Kurtz’s lack of restraint and hunger for ivory consumes not only his soul but drains all of his physical existence. Upon seeing him, Marlow states, “I could see the cage of his ribs all astir, the bones of his arm waving (126)”. Conrad focuses on the physical features of Kurtz to display the madness that has consumed him. However, though Kurtz’s body is deteriorating, Kurtz’s mind continues to thrive. Conrad shows this in Marlow’s shock of witnessing a flame of passion that remains in Kurtz’s eyes as he converses without signs of exhaustion (126). Conrad continues to describe Kurtz as a shadow composed of tranquility and satisfaction. Conrad’s incorporation of this detail signifies the evil and greed that consumes Kurtz and is reflected through his physique. However, the power of Kurtz’s presence is personified through the action of his words. As the strength in his voice captures Marlow’s attention, it merely reflects his influence upon his followers. The power reflected through his voice displayed his confidence as well as his position as a leader for the natives. Hi demeanor displays an air of arrogance that makes others feel less equal to him. Those who follow him fear him, but also continue to respect him.
In Heart of Darkness, Kurtz is depicted as an upstanding European who has been transformed by his time in the jungle- being away from the society he was used to that could have prevented him from becoming such a tyrant. I have experienced being in a situation where I was very different from the people around me. It forced me to figure out their interests so I was able to join in on their conversations. By the end of the day, I no longer felt alone. So that experience taught me that I am going to come across diversity in life, but I need to be open and accepting of it. If I had chosen to just be shy, I wouldn’t have learned this lesson. I didn’t find myself being pulled toward base, cruel instincts as Kurtz, but I think that’s because Kurtz had no one to control him. If a person gains that much power, it may lead to the transformation that Kurtz experienced. –pg. 144 “But his soul was mad. Being alone in the wilderness, it had looked within itself, and, by heavens! I tell you, it had gone mad.”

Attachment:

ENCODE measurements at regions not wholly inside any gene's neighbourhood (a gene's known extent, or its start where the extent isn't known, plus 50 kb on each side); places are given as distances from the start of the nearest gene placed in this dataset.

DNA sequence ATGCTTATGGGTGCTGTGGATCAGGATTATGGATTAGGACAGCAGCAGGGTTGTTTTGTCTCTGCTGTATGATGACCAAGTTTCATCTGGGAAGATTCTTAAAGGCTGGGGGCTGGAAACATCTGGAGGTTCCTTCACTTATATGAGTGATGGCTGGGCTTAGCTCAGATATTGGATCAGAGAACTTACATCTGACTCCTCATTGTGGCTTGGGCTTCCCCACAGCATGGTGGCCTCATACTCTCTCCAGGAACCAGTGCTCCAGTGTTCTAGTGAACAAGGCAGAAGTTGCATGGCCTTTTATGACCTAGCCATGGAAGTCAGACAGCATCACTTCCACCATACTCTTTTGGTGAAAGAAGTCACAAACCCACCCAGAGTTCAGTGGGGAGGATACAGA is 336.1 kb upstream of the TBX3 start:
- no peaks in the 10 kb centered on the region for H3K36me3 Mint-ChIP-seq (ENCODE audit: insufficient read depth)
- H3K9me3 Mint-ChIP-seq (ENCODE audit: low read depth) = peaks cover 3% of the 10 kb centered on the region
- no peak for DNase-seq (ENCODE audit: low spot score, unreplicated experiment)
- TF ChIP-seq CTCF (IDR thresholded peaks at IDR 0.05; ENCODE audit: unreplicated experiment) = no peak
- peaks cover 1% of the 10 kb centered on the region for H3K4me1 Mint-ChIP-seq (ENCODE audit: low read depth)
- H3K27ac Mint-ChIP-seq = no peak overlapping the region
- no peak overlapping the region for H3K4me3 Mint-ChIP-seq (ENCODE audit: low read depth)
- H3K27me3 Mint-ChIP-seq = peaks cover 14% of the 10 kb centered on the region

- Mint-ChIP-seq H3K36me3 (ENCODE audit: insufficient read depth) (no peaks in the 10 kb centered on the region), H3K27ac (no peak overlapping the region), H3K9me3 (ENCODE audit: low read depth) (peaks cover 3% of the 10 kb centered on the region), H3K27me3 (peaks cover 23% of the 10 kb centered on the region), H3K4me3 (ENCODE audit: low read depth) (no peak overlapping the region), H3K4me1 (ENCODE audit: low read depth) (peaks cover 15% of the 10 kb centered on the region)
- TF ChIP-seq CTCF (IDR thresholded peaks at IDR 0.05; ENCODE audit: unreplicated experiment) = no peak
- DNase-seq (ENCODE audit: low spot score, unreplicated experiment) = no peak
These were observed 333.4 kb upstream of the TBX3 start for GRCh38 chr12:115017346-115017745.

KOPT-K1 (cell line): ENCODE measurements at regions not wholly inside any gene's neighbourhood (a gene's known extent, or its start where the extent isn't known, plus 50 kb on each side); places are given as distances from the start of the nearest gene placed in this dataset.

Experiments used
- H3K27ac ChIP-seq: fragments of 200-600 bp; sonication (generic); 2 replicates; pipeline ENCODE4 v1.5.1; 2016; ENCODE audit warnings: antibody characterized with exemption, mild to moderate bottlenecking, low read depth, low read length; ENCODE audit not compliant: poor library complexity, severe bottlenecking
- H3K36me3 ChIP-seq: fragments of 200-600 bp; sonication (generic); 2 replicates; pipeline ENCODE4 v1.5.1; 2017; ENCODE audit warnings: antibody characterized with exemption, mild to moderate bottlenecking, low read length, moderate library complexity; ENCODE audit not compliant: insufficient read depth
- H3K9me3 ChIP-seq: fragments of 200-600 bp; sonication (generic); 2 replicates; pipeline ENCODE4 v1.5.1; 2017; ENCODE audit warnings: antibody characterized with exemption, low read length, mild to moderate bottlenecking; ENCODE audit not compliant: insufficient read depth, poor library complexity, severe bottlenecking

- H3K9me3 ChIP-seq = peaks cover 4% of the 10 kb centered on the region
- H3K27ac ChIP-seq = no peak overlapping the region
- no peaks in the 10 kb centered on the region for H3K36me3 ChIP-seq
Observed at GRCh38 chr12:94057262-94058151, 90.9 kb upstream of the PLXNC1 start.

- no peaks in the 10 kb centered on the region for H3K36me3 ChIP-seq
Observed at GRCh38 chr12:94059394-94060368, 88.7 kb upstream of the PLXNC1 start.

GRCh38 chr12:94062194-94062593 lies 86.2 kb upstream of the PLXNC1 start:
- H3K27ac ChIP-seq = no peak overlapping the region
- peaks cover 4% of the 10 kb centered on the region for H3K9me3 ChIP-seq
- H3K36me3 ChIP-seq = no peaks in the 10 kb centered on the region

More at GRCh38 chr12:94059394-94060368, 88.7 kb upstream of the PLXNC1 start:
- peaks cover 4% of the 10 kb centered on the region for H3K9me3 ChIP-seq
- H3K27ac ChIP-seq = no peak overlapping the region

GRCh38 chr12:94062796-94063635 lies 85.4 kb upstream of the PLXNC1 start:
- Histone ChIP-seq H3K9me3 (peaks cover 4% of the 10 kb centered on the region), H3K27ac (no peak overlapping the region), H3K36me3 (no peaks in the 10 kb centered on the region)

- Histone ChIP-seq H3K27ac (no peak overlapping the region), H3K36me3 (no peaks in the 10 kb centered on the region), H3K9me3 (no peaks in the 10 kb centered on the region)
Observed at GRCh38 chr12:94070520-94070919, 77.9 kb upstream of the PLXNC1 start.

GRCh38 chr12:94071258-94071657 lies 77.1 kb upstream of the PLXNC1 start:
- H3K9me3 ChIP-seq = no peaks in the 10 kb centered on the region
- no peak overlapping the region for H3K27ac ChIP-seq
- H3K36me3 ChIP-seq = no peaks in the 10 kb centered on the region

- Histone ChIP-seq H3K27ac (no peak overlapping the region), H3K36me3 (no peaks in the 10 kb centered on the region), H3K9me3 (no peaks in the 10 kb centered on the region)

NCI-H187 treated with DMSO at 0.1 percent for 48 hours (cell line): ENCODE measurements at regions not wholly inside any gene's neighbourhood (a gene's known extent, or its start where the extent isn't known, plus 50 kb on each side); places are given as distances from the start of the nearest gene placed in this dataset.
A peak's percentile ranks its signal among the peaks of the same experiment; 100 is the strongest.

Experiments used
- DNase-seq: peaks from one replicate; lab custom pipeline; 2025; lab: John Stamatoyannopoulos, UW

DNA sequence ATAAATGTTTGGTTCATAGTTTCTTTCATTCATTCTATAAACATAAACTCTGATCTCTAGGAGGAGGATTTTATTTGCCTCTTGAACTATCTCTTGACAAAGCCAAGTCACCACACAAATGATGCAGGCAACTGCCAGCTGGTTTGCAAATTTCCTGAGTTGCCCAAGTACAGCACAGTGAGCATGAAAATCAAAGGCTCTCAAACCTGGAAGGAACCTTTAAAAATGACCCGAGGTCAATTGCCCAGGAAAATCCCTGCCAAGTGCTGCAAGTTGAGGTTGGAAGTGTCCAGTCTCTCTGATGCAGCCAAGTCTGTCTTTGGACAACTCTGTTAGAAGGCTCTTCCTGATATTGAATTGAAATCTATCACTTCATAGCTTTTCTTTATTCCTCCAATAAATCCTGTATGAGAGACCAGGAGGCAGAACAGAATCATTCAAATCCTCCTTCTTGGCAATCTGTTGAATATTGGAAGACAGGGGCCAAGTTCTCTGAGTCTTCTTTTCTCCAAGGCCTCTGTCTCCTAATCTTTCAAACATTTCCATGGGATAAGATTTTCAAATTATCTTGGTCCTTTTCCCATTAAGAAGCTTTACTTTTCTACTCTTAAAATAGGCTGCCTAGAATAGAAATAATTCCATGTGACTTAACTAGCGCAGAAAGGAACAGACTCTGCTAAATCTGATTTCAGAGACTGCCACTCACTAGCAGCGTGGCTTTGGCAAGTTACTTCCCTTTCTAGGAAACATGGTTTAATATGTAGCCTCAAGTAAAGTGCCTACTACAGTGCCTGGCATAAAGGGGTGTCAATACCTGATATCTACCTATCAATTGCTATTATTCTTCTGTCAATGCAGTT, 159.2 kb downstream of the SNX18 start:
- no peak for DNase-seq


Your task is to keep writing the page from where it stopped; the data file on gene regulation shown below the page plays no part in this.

When Joseph Conrad sat down to write Heart of Darkness over a century ago he decided to set his tale amidst his own country's involvement in the African Congo. Deep in the African jungle his character would make his journey to find the Captain gone astray. Over eighty years later Francis Ford Coppola's Willard would take his journey not in Afica but in the jungles of South Asia. Coppola's Film, Apocalypse Now uses the backdrop of the American Vietnam War yet the similarities between the Conrad's novel and Coppola's film remains constant and plenty.
interpretation of the darkness in his journey with these words, "True, by this time it was not a blank space any more...a place of darkness. But there was in it one river especially, a mighty big river... resembling an immense snake uncoiled, with its head in the sea, its body at rest curving afar over a vast country, and its tail lost in the depths of the land...the snake had charmed me." (p. 11) However, in Heart of Darkness, the definitions of lightness and darkness has been reversed. Darkness can be interpreted to stand for the purity and innocence of the natives lifestyle, while lightness can be seen as the corruption, greed, and exploitative ways of the white men. The natives lived by the code of nature in a sort of "darkness," in that they had not been exposed to the corruption of the
We are always taught to appreciate the little things in life; the things that don’t seem to have much of significance at first but end up meaning the world to us. These small things have a value so great but so hidden that they are usually taken a granted for. In The Heart of Darkness by Joseph Conrad, there are a few characters that aren’t present in the book for a large amount of time but have a great affect on the story. Kurtz is one of these characters. Kurtz is introduced towards the end of the story but he has an affect on the action, the theme and the other characters development even when he isn’t present.
Captain Benjamin Willard of Apocalypse Now and Heart of Darkness 's Marlow are very much alike. Both are sent on a mission to find Kurtz, a well respected man. In the novella, Kurtz is an exceptional ivory trader and not only a musician, but a